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Marijuana retailers ask Congress for financial reform, access to banks

By Lu Zhao, Medill News Service

July 23 (UPI) -- WASHINGTON -- Owners of cannabis companies told a Senate committee Tuesday that they are forced by federal law to operate as cash-only businesses, making it difficult to pay taxes and creating safety concerns. But an opponent of marijuana legalization said changing banking laws would allow the industry to vastly expand marijuana sales at the expense of health concerns.

The Senate Committee on Banking, Housing and Urban Affairs debated the challenges for cannabis firms to use the banking system. Although 46 states and the District of Columbia allow some form of cannabis sales and use, it is still illegal under federal law.

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Sens. Cory Gardner, R-Colo., and Jeff Merkley D-Ore., have proposed a bill to protect banks that service cannabis-related businesses in states where it is legal. It would provide the cannabis industry access to the banking system.

Because of federal law, there are barriers for the cannabis industry to obtain financial services.

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"We have frequently struggled to obtain and maintain bank accounts with egregiously high fees," said John Lord, owner and CEO of LivWell Enlightened Health, one of the largest cannabis companies in Colorado. "Because of the current status of the law, we are forced to operate as an all-cash business."

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The all-cash situation and lack of access to the banking system have reduced the efficiency of tax collections and the financial transparency of the cannabis industry, according to Lord and others.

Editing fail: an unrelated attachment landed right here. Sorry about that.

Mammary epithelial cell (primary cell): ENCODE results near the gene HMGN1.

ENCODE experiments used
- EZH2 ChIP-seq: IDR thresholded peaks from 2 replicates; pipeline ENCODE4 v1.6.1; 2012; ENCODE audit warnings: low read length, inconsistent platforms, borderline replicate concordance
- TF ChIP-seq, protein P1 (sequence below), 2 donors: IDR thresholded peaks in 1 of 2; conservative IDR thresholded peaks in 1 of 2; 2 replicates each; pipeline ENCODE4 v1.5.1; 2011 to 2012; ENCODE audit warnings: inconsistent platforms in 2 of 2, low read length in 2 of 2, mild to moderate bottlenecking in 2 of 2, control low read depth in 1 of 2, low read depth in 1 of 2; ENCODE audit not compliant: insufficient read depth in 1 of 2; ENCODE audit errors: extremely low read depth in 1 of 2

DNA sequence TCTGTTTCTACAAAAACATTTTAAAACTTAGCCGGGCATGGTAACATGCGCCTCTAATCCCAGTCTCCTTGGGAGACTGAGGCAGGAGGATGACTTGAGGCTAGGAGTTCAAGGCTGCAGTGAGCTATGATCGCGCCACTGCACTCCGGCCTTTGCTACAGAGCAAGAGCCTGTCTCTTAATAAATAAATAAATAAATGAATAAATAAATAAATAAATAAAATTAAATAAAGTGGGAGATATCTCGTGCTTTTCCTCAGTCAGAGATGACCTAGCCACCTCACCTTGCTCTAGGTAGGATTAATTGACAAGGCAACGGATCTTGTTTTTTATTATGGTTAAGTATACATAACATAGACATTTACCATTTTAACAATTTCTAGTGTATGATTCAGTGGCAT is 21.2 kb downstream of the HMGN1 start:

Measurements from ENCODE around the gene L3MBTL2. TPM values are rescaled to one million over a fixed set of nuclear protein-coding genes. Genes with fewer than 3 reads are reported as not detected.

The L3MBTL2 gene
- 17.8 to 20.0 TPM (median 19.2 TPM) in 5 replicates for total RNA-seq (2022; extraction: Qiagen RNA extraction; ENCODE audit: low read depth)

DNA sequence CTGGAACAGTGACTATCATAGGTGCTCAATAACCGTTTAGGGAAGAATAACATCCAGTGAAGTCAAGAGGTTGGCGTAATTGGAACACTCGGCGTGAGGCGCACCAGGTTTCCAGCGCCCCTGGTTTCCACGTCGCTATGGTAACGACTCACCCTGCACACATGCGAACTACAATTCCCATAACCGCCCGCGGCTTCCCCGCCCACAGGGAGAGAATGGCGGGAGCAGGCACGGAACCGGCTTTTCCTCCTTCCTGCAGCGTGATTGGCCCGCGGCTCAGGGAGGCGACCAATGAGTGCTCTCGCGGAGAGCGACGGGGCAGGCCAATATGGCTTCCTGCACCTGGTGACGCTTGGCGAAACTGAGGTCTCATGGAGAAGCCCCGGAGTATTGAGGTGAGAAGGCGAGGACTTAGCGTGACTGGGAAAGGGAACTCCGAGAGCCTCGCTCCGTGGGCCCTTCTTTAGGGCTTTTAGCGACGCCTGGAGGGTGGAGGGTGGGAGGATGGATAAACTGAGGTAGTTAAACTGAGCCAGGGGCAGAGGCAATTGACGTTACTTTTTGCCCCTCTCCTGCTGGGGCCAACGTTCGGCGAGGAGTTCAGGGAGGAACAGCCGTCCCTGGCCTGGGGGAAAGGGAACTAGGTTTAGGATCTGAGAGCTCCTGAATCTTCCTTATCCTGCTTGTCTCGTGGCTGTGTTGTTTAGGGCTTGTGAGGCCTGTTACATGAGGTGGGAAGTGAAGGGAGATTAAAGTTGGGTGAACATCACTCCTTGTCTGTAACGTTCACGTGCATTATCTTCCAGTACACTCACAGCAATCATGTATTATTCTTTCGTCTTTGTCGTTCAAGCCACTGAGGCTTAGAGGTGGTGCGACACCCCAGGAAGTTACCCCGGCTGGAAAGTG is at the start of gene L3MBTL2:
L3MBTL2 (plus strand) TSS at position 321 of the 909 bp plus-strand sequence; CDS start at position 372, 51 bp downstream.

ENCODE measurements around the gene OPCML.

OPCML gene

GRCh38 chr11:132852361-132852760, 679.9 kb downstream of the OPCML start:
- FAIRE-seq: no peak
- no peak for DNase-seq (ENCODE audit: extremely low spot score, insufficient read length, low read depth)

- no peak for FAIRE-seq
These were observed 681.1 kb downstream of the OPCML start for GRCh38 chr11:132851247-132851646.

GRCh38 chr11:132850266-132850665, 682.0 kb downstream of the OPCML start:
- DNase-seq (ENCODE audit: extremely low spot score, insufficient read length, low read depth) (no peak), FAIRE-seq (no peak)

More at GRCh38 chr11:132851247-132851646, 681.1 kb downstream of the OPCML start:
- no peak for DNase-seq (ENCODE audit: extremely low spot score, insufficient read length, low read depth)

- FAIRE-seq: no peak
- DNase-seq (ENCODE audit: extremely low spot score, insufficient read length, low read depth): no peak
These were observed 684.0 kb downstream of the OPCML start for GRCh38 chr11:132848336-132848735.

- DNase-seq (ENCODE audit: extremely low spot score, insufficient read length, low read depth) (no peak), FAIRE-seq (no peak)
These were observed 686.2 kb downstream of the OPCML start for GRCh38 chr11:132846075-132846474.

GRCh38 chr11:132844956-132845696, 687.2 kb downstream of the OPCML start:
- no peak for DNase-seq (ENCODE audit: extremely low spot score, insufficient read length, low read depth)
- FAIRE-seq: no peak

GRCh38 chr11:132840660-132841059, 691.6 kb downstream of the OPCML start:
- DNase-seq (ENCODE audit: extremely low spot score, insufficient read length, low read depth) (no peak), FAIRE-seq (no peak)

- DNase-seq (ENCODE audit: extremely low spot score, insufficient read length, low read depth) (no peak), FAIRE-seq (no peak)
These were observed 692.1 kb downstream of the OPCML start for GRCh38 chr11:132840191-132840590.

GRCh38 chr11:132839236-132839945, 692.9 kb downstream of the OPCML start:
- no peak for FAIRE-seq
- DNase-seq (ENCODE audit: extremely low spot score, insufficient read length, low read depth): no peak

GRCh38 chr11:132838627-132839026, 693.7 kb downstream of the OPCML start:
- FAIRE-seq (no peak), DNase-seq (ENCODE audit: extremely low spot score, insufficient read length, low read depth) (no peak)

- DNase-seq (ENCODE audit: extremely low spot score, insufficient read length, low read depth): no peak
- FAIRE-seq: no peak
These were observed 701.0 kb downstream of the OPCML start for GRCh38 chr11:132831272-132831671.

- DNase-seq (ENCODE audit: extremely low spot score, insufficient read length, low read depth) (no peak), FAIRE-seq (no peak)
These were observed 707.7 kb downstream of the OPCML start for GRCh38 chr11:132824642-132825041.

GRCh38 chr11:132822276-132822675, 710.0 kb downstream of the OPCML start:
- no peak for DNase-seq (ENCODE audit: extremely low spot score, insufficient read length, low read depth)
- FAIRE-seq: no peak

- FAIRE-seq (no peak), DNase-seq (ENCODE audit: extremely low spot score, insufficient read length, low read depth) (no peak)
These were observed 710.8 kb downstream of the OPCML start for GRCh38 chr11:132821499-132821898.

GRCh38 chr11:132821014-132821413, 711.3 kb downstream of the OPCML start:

In order to deal with a large amount of cash, Lord said, he has to rent out a building for storage. To send taxes to the federal government, he once traveled to Denver with more than $3 million in cash, which took tax officials more than 3 hours to count. Operating on a cash basis also is a safety concern, he said, noting that a security guard at a dispensary in Aurora, Colo., was shot to death during a robbery attempt in 2016.

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But Garth Van Meter, lobbyist for Smart Approaches to Marijuana, a non-profit advocating for a public health approach to addiction and recovery, questioned the public health effects of the bill.

"Does anyone think that public health is going to be the driving force behind these multinational corporations who have to report quarterly earnings?" Van Meter said. "The [bill] will allow the expansion of an industry pushing new, exponentially more powerful forms of marijuana before any of its health or other societal impacts are fully understood."

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The next step for the bill would be a vote by the full Senate, which has to be scheduled by Republican leader Mitch McConnell.

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